This exhibit is open. Visitors ages 5 and older are required to wear a face mask inside.
The world's largest indoor desert, the Desert Dome, located under the world's largest glazed geodesic dome, has become a landmark for the city of Omaha. The Desert Dome features plant and animal life from three deserts around the world: the Namib Desert of southern Africa, the Red Center of Australia and the Sonoran Desert of the southwest United States. The Desert Dome contains 84,000 square feet on two levels (42,000 square feet on each level). Located beneath the Desert Dome exhibit is the Kingdoms of the Night, the world's largest nocturnal exhibit.
The Three Deserts
The three deserts of the Desert Dome are divided by central mountain, a 55-foot-tall mountain in the middle of the Desert Dome. Surrounding Central Mountain are a variety of unique desert plants including succulents, palms, mesquite trees, grasses, herbs, shrubs and the endangered Welwitshcia, found only in the Namibian deserts. The Namib Desert of southern Africa is the world's oldest and most biologically diverse desert.
The Namib Desert portion of the Desert Dome features a 30-foot tall sand dune containing 300 tons of red sand that came from a mine site near Phoenix, Arizona. Climbing among cliffs are klipspringers and meerkats. Within the Desert Caves live 21 reptile species from Africa and Australia, including venomous snakes such as death adders, a cape cobra and the inland taipan (the world's most venomous land snake).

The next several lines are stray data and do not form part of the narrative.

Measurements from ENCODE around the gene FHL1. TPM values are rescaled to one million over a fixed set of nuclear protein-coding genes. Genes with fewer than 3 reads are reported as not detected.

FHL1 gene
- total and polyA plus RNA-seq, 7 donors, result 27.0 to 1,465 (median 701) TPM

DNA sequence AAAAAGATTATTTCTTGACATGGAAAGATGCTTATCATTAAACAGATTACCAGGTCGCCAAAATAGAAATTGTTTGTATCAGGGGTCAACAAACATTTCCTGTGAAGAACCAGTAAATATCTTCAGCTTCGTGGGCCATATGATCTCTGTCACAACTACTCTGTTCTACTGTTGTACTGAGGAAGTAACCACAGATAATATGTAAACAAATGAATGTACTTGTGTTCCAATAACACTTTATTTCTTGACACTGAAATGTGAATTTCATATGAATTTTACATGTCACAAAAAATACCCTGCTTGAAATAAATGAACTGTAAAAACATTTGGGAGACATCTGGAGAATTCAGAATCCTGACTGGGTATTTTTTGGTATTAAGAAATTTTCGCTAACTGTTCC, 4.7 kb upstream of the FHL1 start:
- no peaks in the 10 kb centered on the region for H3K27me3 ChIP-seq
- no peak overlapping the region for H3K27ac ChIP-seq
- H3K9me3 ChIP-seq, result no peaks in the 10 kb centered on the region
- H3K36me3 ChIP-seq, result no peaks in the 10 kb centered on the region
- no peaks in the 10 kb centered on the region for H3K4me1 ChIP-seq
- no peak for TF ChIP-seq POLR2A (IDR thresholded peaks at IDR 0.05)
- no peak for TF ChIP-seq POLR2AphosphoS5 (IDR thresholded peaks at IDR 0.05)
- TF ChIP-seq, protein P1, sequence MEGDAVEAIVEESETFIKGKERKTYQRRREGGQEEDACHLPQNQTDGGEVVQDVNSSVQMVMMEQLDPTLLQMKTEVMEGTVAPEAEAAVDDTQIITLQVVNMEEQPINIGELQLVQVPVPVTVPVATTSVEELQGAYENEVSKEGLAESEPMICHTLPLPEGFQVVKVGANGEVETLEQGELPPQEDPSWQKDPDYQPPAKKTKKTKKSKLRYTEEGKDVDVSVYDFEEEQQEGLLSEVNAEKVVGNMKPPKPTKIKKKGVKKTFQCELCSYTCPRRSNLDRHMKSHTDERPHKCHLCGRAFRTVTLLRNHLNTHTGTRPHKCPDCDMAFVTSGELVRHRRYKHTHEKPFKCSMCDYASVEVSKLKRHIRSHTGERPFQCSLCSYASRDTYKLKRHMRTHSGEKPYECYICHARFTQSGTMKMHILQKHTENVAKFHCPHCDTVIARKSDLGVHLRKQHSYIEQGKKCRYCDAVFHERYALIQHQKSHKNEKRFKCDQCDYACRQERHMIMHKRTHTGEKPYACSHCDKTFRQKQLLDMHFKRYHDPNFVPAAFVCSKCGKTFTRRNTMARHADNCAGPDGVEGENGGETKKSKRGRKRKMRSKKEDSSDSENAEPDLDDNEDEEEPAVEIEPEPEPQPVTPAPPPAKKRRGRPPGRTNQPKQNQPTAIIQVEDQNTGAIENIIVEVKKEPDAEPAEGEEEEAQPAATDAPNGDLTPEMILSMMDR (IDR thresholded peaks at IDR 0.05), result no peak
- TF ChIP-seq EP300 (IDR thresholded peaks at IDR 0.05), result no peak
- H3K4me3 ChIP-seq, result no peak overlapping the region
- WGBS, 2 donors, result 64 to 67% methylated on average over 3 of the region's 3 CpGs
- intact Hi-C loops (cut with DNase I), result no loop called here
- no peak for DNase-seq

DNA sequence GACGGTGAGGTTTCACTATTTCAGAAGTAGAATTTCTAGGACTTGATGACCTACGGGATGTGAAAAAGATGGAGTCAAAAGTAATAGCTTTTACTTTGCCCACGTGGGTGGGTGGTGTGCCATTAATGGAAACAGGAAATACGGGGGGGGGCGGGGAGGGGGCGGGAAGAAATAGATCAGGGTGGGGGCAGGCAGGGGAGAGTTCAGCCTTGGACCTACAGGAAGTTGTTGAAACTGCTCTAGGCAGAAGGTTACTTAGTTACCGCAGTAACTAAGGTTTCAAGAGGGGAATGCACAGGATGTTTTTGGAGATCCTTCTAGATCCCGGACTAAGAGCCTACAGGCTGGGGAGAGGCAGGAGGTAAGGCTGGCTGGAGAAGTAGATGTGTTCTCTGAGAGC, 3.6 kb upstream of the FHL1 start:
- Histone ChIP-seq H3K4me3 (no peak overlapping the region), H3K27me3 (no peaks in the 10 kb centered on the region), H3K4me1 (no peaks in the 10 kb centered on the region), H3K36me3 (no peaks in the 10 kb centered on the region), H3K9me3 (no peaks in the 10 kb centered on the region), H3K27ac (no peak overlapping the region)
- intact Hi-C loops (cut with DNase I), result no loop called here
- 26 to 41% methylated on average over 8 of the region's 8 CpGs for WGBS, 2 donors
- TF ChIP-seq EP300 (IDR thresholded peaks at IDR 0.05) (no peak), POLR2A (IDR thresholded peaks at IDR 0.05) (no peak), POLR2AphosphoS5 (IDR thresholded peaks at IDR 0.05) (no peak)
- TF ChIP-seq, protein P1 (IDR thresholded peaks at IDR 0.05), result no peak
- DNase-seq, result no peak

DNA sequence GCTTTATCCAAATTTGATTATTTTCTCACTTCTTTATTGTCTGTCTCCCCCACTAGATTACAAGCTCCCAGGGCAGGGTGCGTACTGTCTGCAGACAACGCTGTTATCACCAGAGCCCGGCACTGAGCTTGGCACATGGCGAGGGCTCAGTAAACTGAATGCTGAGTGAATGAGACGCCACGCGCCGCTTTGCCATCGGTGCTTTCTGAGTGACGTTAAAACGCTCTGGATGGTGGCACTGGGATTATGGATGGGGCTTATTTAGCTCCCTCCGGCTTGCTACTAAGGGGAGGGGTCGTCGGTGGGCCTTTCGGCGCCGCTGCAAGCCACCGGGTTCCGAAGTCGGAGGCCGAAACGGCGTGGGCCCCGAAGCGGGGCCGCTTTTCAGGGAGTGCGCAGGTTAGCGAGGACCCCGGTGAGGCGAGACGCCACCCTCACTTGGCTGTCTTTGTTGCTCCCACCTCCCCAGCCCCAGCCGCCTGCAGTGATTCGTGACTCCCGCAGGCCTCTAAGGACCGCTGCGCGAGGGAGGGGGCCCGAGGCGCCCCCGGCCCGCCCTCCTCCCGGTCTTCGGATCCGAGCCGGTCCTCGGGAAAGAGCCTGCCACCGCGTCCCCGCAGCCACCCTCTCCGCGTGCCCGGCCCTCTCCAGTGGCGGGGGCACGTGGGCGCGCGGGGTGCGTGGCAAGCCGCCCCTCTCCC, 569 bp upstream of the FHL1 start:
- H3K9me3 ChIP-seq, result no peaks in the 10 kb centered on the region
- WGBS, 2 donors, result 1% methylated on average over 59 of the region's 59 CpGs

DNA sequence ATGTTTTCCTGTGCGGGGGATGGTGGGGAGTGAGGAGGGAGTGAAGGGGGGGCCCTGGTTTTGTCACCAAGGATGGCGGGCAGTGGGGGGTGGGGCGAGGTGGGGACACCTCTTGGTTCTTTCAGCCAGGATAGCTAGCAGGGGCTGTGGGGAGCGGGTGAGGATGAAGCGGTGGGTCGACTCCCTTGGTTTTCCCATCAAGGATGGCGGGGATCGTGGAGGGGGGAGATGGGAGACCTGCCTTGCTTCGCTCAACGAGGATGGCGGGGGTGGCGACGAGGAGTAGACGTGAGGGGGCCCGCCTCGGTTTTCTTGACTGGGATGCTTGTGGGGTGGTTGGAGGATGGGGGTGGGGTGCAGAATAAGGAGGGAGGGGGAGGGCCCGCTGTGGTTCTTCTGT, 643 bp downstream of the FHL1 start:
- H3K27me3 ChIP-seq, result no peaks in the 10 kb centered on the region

The Red Center of Australia is one of the world's most unique isolated deserts. In the Desert Dome, rock wallabies live on the Australian side of Ayers Rock or Uluru. Ayers Rock is an Australian landmark and the world's largest monolithic rock. Wave Rock, a showpiece of the desert, is an overhang of colorful granite caused by water carrying dissolved minerals like iron.
The Sonoran Desert, located in the southwest United States and northwest Mexico, is the world's second most biologically diverse desert. While the ocelots look on, peccaries wallow in the desert dirt of the Sonoran portion of the Desert Dome. Guests will wind past bobcats, entering Rattlesnake Canyon where they will encounter the world’s largest indoor rattlesnake exhibit. Among the flat, prickly pear cactus and the tall endangered Saguaro cactus forest live quail. In Rattlesnake Canyon, there are 14 species of reptiles and amphibians and among them, rattlesnakes.
Desert Dome Sun Room
As you exit the Desert Dome, there is a special room designed to showcase newly hatched or young reptiles and amphibians. This area also houses some of the reptile related conservation and research projects taking place at the Zoo. Each window and skylight allows the young reptiles access to beneficial ultraviolet rays from the sun.